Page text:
HR briefing - July 2020

06 July 2020

Welcome to this month's briefing for HR teams and in-house employment counsel – bringing you this month’s employment law highlights in an easy-to-read package.


Coronavirus Job Retention Scheme

The formal rules governing the July-October extension of the government’s furlough scheme have been published.  The extension of the scheme allows for greater flexibility in working patterns, but sees the government’s financial contribution taper month by month until the scheme ends on 31 October.  The rules are complex, so please feel free to speak to one of the Employment team if you have any questions.

Data privacy

Many organisations will have been grappling with the data privacy implications of their back to work proposals, with temperature checks, antibody tests, and employees’ Covid status just some of the data that might be collected or processed as the lockdown unwinds.  For more information, see our note on these issues and the ICO guidance for employers.

Macfarlanes’ Covid-19 hub has a wide range of useful on all aspects of the current crisis, from employment to insurance. 

In the courts

Settlement agreements

The majority of employment disputes are resolved without a tribunal hearing, either by a settlement agreement under which the employee receives independent legal advice, or a COT3 agreement under which the advice is given by Acas, who also broker the deal.  In each type of document, confidentiality provisions are very common, and often of critical importance to one or both parties. In a recent High Court case, the ex-employee breached the confidentiality clause in their COT3 agreement, and the court had to determine whether the employer was therefore free to withhold the remaining installments of the settlement payment.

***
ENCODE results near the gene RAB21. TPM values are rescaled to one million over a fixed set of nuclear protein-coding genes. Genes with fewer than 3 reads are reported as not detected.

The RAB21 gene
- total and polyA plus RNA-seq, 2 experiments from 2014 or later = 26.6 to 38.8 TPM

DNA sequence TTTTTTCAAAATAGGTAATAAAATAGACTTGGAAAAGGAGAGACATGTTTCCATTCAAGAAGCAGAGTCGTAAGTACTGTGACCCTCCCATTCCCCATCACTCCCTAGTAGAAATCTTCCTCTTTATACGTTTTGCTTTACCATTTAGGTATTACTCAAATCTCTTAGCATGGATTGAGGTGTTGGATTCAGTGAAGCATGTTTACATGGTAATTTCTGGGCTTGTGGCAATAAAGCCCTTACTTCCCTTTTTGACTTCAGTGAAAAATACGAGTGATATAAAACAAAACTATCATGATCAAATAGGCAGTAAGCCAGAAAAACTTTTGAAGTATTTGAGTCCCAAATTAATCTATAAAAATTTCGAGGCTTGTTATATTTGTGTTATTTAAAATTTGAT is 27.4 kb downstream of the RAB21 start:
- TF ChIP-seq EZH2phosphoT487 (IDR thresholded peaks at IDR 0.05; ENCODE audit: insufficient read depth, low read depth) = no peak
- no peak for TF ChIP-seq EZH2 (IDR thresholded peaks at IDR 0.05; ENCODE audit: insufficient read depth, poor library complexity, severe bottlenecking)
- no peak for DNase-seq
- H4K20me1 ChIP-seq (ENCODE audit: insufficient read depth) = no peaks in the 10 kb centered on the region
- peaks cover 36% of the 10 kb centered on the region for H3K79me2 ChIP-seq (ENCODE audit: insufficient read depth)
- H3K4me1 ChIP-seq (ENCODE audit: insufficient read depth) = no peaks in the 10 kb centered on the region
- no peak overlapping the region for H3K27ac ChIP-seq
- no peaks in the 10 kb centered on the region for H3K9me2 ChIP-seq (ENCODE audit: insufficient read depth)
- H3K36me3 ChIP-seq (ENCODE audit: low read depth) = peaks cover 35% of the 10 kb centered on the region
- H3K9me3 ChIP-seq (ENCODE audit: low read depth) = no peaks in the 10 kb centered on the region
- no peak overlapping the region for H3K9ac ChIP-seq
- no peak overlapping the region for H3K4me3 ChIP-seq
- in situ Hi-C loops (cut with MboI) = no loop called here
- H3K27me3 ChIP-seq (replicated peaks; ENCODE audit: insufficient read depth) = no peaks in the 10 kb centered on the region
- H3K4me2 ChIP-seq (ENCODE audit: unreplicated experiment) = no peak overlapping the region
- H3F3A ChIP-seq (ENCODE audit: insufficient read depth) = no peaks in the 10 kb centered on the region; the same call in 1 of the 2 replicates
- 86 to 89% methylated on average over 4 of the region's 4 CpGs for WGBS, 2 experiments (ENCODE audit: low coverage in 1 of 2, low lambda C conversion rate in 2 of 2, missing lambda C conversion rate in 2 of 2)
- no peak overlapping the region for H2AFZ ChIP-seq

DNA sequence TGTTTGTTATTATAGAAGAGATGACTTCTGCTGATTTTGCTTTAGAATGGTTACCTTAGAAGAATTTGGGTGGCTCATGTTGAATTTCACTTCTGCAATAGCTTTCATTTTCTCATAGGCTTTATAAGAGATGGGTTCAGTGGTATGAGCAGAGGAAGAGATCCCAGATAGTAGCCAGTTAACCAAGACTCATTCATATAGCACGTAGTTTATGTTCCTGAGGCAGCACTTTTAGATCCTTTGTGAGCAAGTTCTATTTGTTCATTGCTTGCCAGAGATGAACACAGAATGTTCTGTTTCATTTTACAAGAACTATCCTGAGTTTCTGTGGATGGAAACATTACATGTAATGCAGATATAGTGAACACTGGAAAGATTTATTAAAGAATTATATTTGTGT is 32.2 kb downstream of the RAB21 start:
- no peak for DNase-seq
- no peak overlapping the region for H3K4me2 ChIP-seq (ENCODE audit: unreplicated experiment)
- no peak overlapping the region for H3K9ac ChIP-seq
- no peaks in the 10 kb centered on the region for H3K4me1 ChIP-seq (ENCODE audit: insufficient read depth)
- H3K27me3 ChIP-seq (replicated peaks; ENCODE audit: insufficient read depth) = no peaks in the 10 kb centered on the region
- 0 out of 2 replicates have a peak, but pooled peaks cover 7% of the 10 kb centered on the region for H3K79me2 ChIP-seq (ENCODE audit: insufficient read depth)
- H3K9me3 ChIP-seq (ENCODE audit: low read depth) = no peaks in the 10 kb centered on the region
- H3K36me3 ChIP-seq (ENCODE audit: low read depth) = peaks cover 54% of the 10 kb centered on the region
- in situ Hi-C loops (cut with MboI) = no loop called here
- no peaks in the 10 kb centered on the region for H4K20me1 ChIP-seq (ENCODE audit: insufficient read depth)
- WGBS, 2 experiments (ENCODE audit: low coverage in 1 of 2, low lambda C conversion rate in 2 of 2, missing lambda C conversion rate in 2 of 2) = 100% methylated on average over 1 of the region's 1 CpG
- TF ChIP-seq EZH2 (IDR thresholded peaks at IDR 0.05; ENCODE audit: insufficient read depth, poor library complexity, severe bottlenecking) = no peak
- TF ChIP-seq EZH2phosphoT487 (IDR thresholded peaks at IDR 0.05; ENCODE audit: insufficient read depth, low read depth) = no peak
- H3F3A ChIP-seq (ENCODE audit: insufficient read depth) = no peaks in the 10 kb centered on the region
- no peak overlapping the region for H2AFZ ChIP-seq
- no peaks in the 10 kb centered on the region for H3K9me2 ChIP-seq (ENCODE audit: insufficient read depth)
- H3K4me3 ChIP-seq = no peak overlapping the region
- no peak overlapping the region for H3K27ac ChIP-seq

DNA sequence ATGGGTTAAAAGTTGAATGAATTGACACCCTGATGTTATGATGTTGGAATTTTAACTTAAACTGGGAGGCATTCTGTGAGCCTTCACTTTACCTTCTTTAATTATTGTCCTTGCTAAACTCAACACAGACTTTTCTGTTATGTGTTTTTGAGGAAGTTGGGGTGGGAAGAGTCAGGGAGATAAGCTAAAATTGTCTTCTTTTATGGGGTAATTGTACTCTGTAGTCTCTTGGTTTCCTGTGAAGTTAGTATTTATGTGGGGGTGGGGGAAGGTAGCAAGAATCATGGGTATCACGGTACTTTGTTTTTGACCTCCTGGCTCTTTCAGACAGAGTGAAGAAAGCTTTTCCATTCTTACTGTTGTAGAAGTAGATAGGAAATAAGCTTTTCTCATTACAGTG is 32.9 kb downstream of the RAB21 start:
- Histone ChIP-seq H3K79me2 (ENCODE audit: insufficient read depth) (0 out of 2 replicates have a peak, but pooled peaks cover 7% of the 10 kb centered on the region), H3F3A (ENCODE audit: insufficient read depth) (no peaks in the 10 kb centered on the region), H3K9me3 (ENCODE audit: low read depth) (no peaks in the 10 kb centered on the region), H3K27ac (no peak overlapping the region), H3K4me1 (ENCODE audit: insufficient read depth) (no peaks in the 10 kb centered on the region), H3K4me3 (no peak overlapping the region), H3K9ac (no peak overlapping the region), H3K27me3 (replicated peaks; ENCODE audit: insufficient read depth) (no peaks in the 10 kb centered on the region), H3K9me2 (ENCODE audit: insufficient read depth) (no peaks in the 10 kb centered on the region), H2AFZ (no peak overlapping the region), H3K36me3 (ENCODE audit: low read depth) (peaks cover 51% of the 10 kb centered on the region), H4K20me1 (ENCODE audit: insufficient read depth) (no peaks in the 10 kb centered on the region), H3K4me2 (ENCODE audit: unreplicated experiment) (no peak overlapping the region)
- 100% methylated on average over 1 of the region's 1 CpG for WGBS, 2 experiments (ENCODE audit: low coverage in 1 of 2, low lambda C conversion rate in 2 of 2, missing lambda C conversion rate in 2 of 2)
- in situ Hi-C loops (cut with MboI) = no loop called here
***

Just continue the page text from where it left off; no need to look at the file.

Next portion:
Contract law divides terms into three categories: conditions, warranties and innominate (or indeterminate) terms. What the wronged party can recover depends on the category – in this case the question was whether the confidentiality provision was a condition of the agreement. Because confidentiality was not at the heart of the agreement, the Court held it was an innominate term and not a condition, and since the employee’s breach did not go to the root of the contract and so was not a repudiatory breach. Without any demonstrable commercial harm, the employer was left without any claim for damages, and still had to pay the remaining instalments.  Where confidentiality is a particularly significant part of a deal, parties should consider expressly labelling the relevant clause as a condition of their agreement.

In the news


Readers will be aware of the #BlackLivesMatter movement. We recognise that many organisations will be considering their policies in light of this movement, whether by promoting education or encouraging reflection on issues connected with race, or reviewing recruitment, promotion and reward processes to check and address any racial imbalances. Some of those responses engage complex legal questions and we would be happy to discuss them with clients.